World Bank chief says finger-pointing won't fix graft

WASHINGTON Thu Jan 31, 2013 4:11am IST

World Bank Group President Jim Yong Kim gives a keynote speech at the Center for Strategic and International Studies for a discussion on ''Anti-Corruption Efforts in Global Development: A Commitment to Act'' in Washington January 30, 2013. REUTERS/Gary Cameron

World Bank Group President Jim Yong Kim gives a keynote speech at the Center for Strategic and International Studies for a discussion on ''Anti-Corruption Efforts in Global Development: A Commitment to Act'' in Washington January 30, 2013.

Credit: Reuters/Gary Cameron

Related Topics

WASHINGTON (Reuters) - The World Bank must do more than just point fingers when it uncovers corruption, it should work with countries to fix the problem by sharing experiences on effective ways to root out graft, the bank's head said on Wednesday.

Jim Yong Kim estimated that between $20 billion to $40 billion is stolen from developing countries each year. It was his first speech about the challenges of fighting corruption since he became president of the World Bank in July,

"It is not just standing back and pointing a finger, we have to call it out when we see it and stick by our guns, but we feel we also have a responsibility to do everything we can to help people build those effective systems," Kim told the Center for Strategic and International Studies.

The World Bank should not only gather and share data on fighting corruption, but should also learn from the experiences of governments that have successfully battled graft, he said.

As examples, he noted that in Brazil the government has tackled drug-infested slums and turned them into safer neighborhoods, while in Italy the authorities have exposed tax dodgers, and in India the government is grappling with anti-corruption legislation.

Corruption is a major impediment to development, he said, adding that the World Bank should not shy away from publicly naming offenders.

"We have to send a signal that if we detect corruption we will call it out and move forward, and will have to have a whole discussion again" on a lending program," he said.

The World Bank has aggressively tried to toughen up on corruption ever since former President Jim Wolfensohn condemned the "cancer of corruption" in a speech in 1996. The poverty-fighting institution has also come under pressure from major donors, like the United States and Britain, to crack down on corruption to ensure taxpayers' money does not go to waste.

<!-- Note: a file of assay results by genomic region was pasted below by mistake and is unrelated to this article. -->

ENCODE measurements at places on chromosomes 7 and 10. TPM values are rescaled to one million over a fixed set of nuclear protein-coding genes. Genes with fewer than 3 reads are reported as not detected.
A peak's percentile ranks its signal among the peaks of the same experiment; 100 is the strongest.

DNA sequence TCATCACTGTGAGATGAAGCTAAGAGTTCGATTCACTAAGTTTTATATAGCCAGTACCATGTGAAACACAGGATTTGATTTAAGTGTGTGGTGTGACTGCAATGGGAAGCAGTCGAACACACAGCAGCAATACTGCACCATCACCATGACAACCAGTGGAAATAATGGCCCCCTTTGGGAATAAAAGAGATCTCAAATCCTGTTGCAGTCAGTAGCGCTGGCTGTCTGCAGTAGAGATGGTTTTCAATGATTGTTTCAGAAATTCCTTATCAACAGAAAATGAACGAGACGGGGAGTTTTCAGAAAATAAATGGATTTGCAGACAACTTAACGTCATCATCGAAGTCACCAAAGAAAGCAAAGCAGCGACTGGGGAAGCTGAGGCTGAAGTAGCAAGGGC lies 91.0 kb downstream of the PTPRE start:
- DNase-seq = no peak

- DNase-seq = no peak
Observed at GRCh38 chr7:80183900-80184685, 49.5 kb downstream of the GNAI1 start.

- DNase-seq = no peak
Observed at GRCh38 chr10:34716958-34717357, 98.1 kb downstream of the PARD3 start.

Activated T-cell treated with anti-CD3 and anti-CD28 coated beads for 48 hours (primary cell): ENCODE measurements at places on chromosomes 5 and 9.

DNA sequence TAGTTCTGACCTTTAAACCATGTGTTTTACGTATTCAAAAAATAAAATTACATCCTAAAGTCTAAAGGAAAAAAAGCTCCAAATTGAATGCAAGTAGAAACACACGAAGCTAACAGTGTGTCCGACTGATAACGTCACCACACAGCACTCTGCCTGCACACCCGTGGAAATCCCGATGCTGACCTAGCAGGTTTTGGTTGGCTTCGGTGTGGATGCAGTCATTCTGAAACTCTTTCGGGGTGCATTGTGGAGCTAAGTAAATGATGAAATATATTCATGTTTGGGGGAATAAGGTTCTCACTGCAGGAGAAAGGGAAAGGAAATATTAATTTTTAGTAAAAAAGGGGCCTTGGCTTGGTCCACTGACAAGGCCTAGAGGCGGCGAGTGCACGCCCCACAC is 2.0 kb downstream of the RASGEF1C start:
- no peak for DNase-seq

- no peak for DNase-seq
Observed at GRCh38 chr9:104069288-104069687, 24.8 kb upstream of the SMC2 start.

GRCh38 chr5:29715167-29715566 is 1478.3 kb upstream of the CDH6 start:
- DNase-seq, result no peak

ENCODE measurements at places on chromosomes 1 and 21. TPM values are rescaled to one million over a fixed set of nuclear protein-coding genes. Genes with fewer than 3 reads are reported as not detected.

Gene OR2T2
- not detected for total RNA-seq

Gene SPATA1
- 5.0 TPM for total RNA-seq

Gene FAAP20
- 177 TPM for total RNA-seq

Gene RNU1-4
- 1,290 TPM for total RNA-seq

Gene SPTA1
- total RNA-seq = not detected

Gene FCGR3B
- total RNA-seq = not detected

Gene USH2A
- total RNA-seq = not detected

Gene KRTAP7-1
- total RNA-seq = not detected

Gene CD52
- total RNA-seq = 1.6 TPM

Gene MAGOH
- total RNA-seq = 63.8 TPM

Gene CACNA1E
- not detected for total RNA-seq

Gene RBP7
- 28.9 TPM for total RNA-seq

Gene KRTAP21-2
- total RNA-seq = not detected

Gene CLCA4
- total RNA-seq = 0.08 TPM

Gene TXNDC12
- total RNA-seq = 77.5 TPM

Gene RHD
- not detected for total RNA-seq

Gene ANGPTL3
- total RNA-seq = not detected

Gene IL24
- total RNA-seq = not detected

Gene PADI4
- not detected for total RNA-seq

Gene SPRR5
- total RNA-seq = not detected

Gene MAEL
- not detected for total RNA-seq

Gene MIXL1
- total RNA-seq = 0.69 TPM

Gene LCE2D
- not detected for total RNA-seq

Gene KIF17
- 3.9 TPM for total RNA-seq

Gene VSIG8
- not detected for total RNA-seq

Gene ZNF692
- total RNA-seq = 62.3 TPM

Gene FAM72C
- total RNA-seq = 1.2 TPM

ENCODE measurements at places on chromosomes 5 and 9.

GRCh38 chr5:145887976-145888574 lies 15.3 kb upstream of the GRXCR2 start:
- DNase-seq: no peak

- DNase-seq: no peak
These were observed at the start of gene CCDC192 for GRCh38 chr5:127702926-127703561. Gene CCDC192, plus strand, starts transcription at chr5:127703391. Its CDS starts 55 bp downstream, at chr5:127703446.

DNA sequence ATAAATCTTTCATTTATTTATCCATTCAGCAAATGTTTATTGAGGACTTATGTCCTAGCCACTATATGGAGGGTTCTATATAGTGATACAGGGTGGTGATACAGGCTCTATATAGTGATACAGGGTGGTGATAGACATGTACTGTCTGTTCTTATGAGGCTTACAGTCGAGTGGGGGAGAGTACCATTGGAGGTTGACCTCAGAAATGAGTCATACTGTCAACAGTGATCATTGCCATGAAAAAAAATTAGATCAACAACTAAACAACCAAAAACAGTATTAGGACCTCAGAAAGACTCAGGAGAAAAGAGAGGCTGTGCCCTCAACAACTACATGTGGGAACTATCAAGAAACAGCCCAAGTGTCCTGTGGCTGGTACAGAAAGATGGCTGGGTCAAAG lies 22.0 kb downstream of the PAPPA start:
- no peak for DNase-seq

Although World Bank lending is influenced by how a borrower scores on governance and fighting corruption, the bank has long wrestled over whether to suspend lending to a country when it discovers corruption in bank-financed development projects, or to keep the money flowing while fixing the problem.

Last year, Kim canceled a $1.2 billion credit for a Bangladesh bridge project after the bank found "credible evidence" of high-level corruption among Bangladeshi government officials.

While funding has not resumed for the bridge until the government addresses the problems, Kim said the Bank remained engaged in Bangladesh with commitment of about $4.3 billion in over 30 projects.

"Our willingness to work in difficult situations and appetite for measured risk should never be confused with a willingness to tolerate corruption in bank projects and activities," Kim said, adding: "When corruption is discovered in our projects and activities, we have zero tolerance for it within the World Bank." (Reporting By Lesley Wroughton; Editing by Leslie Adler and David Gregorio)

FILED UNDER:
Comments (0)
This discussion is now closed. We welcome comments on our articles for a limited period after their publication.

  • Most Popular
  • Most Shared

Popularity Poll

REUTERS SHOWCASE

Record Highs

Record Highs

Nifty touches record high; software stocks gain.  Full Article 

New Adviser

New Adviser

Arvind Subramanian likely to be chief econ adviser.  Full Article 

Pricing Mechanism

Pricing Mechanism

Govt sets up a four-member panel to re-examine gas pricing.  Full Article 

Royalty Rates

Royalty Rates

India to hike iron ore royalty, miners may struggle to pass on extra cost.  Full Article 

Diesel Deregulation

Diesel Deregulation

Oil ministry to seek Cabinet nod on diesel deregulation - sources  Full Article 

Commodities

Commodities

Gold near two-month low; set for weekly drop on interest rate fears  Full Article 

Reuters Exclusive

Reuters Exclusive

Apple iPhone 6 screen snag leaves supply chain scrambling   Full Article 

Helping Regional Mills

Helping Regional Mills

Govt raises sugar import duty to 25 pct from 15 pct.  Full Article 

Curbing Risks

Curbing Risks

RBI to lower ceiling on bank loans to a single corporate group.  Full Article 

Reuters India Mobile

Reuters India Mobile

Get the latest news on the go. Visit Reuters India on your mobile device.  Full Coverage